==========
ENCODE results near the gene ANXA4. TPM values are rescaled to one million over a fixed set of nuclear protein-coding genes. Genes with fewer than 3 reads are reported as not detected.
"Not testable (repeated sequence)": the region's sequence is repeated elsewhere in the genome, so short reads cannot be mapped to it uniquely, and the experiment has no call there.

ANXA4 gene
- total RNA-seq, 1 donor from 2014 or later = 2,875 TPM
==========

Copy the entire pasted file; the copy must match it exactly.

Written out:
ENCODE results near the gene ANXA4. TPM values are rescaled to one million over a fixed set of nuclear protein-coding genes. Genes with fewer than 3 reads are reported as not detected.
"Not testable (repeated sequence)": the region's sequence is repeated elsewhere in the genome, so short reads cannot be mapped to it uniquely, and the experiment has no call there.

ANXA4 gene
- total RNA-seq, 1 donor from 2014 or later = 2,875 TPM